We know of almost 14,000 contamination cleanup sites in Washington state: places where accidents, spills, or industry contaminate the soil, water, or groundwater. Well over half of those sites have already been cleaned up. Still, with that many sites, chances are there’s one somewhere near you.
Since its launch six years ago, Ecology’s What’s in My Neighborhood tool has helped people see if there are cleanup sites near their homes or workplaces. It was time for an update — and while we were at it, we redesigned and expanded the cleanup site webpages, making it easier to get more info about individual cleanup sites.
What’s in your neighborhood?
What’s In My Neighborhood started with a simple premise: let people see if there are contaminated cleanup sites close to them. That’s still one of the primary uses, but now it’s a lot more powerful. Not only can you search by address or city, you can now search by site name or ID number. The search will find alternate names, too, since site names can change over time. You can also filter your results based on site status, contaminant, and more. For instance, you can see only sites that involve a leaking underground storage tank, or all sites in your county where lead is a concern.
You can see sites in an area by moving and zooming the map, or find sites within a set distance of a specific location using the 'radius' feature.
The new What’s in My Neighborhood also shows the edges of areas that may have widespread lead and arsenic contamination, either from smelters (like the former Tacoma or Everett ASARCO smelters) or from pesticides sprayed on historic orchards.
By zooming the map out to see the whole state, you’ll see ‘clusters’ showing how many sites are in an area. Zoom in to change the view and see individual sites.
Wait a minute, that’s a lot of dots!
Densely populated or industrial areas may look like we threw confetti at the map — but remember, over half of these sites have already been cleaned up!
Many of the sites that are awaiting cleanup are small and do not pose a big risk to people or the environment: things like leaks from home heating oil tanks. We make sites that do pose immediate risk a high priority, and can enforce immediate cleanup actions before going through the full cleanup process. These are called 'interim actions’ and can deal with the most pressing needs. Some sites marked ‘cleanup started’ might already have had a lot of ‘interim action’ work done.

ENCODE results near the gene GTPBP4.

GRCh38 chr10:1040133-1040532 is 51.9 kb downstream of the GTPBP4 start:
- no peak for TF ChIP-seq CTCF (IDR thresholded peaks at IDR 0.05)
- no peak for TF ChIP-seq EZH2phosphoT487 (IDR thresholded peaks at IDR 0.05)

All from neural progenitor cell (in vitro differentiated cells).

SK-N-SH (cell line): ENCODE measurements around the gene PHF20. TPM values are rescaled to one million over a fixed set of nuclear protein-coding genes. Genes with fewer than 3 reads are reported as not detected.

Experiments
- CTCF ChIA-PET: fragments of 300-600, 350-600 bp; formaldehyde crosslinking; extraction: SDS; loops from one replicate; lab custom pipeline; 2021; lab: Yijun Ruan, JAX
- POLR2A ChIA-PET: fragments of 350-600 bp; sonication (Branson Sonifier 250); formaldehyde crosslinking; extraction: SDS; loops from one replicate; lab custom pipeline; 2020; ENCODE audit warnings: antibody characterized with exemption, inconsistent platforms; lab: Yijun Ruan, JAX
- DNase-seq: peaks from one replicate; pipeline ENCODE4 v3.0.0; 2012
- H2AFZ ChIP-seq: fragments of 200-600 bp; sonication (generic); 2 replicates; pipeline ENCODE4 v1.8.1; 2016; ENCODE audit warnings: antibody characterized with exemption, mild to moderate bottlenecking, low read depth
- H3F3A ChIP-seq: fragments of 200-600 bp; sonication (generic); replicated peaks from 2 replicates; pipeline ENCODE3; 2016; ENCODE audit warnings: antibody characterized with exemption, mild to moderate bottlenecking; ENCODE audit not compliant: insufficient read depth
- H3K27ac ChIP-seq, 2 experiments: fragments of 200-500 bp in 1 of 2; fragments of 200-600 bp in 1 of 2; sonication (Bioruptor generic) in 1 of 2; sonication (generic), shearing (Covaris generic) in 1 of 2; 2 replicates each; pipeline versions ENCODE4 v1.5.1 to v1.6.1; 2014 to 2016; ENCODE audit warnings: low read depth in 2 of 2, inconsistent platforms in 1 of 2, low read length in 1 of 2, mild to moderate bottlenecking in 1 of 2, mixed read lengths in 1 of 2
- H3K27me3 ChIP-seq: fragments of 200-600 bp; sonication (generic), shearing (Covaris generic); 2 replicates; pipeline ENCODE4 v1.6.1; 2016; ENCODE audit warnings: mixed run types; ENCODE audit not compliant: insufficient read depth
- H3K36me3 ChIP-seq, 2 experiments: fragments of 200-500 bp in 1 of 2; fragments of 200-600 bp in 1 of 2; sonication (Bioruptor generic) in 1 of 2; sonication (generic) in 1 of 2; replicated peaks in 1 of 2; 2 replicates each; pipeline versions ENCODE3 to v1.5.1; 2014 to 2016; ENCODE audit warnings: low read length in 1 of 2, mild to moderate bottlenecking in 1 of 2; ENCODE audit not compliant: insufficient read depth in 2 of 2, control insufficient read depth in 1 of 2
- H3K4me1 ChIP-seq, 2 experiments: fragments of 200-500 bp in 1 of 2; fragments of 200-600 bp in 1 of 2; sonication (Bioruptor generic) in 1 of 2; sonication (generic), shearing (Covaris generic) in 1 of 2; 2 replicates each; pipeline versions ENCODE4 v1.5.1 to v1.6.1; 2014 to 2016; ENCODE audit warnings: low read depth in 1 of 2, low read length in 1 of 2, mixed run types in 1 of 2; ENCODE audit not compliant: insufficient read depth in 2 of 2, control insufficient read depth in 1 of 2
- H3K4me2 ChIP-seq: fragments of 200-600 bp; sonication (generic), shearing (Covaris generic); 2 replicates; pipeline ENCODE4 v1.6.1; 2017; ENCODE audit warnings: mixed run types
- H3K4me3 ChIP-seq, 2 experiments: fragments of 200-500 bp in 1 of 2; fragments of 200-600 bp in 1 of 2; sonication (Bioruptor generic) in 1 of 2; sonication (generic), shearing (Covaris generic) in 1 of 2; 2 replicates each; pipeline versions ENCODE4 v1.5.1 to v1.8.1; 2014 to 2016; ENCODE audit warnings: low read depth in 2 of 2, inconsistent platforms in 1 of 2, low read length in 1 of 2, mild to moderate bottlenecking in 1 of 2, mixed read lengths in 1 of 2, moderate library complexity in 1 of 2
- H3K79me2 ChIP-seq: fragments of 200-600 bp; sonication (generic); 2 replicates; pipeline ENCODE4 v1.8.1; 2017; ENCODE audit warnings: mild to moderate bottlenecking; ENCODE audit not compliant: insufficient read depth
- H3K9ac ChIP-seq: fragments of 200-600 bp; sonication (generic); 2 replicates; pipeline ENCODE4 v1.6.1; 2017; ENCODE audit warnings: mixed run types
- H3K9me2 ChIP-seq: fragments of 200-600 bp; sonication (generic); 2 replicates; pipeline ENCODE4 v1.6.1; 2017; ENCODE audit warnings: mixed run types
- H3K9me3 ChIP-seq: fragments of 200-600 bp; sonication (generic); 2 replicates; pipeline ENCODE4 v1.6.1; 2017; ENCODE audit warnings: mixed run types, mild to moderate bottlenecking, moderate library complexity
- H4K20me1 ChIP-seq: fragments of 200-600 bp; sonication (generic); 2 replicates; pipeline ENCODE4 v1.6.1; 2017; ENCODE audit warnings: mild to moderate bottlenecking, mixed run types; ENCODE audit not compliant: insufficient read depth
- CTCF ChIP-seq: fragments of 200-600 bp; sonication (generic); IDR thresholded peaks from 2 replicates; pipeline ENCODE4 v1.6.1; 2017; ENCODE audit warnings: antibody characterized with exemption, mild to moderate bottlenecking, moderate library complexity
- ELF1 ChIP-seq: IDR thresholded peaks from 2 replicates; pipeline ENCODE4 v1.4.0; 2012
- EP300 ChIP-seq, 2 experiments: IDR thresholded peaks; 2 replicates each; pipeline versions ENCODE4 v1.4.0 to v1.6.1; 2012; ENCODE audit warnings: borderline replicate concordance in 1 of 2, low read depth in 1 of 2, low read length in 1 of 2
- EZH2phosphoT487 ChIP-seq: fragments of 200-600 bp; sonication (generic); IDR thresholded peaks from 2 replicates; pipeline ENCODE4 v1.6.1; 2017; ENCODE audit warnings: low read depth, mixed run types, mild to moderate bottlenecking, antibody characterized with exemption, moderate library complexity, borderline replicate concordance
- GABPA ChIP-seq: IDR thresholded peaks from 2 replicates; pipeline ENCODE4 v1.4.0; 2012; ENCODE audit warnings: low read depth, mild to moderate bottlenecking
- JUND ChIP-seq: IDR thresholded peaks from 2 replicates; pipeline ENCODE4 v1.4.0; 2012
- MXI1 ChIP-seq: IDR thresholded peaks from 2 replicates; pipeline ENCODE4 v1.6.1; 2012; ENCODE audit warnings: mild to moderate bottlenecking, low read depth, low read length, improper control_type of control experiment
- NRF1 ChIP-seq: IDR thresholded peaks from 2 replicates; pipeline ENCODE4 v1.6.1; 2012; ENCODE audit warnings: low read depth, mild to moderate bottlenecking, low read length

We don’t mark a site as complete and needing ‘no further action’ until we’re certain it meets the standards in Washington’s cleanup law. Contamination cleanup is complex, and Ecology’s goal is to make sure cleanups permanently protect human health and the environment. That can mean years spent studying a site and exploring different cleanup options, to make sure that all the contamination is addressed for the long term.
Cleanup site pages
The new cleanup site pages provide more information than the old ones, adding extra information from the database we use to track site cleanups. Links to electronic documents associated with the site are now right on the page. You can also see at a glance if there are restrictions on how the site is used, what the suspected or confirmed contaminants are, and whether it’s enrolled in the Voluntary Cleanup Program or has received public Brownfields funding. It’s all in one place on the cleanup site page.
Tell us what you think
We are always looking for feedback and trying to improve our tools. If you have technical issues, questions, or suggestions, please send us an email at TCPWebmail@ecy.wa.gov.